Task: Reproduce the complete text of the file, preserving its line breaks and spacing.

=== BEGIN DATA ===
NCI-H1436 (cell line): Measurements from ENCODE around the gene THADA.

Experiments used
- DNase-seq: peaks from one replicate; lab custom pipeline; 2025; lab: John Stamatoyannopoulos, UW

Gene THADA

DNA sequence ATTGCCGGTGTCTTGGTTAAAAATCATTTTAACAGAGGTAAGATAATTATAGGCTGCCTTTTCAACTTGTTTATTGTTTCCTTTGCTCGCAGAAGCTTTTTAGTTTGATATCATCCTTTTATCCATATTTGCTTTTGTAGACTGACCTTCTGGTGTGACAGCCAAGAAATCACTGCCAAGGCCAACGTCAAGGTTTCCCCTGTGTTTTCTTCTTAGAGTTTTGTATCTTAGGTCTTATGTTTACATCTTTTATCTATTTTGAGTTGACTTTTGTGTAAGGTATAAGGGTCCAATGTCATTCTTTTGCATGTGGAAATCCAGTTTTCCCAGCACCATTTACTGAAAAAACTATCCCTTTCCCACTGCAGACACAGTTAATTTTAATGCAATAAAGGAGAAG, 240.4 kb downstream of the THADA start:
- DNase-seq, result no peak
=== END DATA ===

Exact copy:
NCI-H1436 (cell line): Measurements from ENCODE around the gene THADA.

Experiments used
- DNase-seq: peaks from one replicate; lab custom pipeline; 2025; lab: John Stamatoyannopoulos, UW

Gene THADA

DNA sequence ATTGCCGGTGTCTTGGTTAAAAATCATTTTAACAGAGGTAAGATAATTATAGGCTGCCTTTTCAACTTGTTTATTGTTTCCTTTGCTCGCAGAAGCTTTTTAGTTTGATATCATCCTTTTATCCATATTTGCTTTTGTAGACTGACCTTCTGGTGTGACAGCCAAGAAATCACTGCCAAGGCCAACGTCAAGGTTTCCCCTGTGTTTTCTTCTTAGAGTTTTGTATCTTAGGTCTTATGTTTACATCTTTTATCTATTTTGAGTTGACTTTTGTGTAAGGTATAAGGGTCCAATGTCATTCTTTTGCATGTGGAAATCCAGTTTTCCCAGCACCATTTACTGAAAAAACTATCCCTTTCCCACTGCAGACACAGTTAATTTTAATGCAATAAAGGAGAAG, 240.4 kb downstream of the THADA start:
- DNase-seq, result no peak